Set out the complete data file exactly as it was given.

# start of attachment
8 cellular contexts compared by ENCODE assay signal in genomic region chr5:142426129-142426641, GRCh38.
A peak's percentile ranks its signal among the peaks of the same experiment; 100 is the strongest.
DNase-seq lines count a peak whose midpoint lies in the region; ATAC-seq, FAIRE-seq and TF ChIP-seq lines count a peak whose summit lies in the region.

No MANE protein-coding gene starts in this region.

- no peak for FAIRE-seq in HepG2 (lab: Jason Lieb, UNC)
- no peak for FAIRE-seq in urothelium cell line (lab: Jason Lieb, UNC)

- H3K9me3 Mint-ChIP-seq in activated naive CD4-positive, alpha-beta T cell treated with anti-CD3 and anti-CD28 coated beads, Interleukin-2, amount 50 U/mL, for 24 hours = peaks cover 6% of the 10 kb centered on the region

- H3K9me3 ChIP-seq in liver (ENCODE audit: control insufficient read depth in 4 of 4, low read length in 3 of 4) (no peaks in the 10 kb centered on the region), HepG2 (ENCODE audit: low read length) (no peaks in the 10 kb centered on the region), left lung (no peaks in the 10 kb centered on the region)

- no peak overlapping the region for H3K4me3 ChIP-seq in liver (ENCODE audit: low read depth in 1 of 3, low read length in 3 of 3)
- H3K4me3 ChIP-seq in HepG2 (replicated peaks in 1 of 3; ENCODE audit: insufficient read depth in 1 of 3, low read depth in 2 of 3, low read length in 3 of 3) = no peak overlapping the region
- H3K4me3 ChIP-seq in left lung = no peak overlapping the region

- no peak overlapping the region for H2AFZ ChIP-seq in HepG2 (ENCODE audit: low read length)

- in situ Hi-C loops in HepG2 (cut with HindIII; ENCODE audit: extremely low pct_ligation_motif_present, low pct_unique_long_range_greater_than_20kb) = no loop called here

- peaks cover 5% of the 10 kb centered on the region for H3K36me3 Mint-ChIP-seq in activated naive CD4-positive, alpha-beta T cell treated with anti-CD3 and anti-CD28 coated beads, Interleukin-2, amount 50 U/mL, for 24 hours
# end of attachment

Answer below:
8 cellular contexts compared by ENCODE assay signal in genomic region chr5:142426129-142426641, GRCh38.
A peak's percentile ranks its signal among the peaks of the same experiment; 100 is the strongest.
DNase-seq lines count a peak whose midpoint lies in the region; ATAC-seq, FAIRE-seq and TF ChIP-seq lines count a peak whose summit lies in the region.

No MANE protein-coding gene starts in this region.

- no peak for FAIRE-seq in HepG2 (lab: Jason Lieb, UNC)
- no peak for FAIRE-seq in urothelium cell line (lab: Jason Lieb, UNC)

- H3K9me3 Mint-ChIP-seq in activated naive CD4-positive, alpha-beta T cell treated with anti-CD3 and anti-CD28 coated beads, Interleukin-2, amount 50 U/mL, for 24 hours = peaks cover 6% of the 10 kb centered on the region

- H3K9me3 ChIP-seq in liver (ENCODE audit: control insufficient read depth in 4 of 4, low read length in 3 of 4) (no peaks in the 10 kb centered on the region), HepG2 (ENCODE audit: low read length) (no peaks in the 10 kb centered on the region), left lung (no peaks in the 10 kb centered on the region)

- no peak overlapping the region for H3K4me3 ChIP-seq in liver (ENCODE audit: low read depth in 1 of 3, low read length in 3 of 3)
- H3K4me3 ChIP-seq in HepG2 (replicated peaks in 1 of 3; ENCODE audit: insufficient read depth in 1 of 3, low read depth in 2 of 3, low read length in 3 of 3) = no peak overlapping the region
- H3K4me3 ChIP-seq in left lung = no peak overlapping the region

- no peak overlapping the region for H2AFZ ChIP-seq in HepG2 (ENCODE audit: low read length)

- in situ Hi-C loops in HepG2 (cut with HindIII; ENCODE audit: extremely low pct_ligation_motif_present, low pct_unique_long_range_greater_than_20kb) = no loop called here

- peaks cover 5% of the 10 kb centered on the region for H3K36me3 Mint-ChIP-seq in activated naive CD4-positive, alpha-beta T cell treated with anti-CD3 and anti-CD28 coated beads, Interleukin-2, amount 50 U/mL, for 24 hours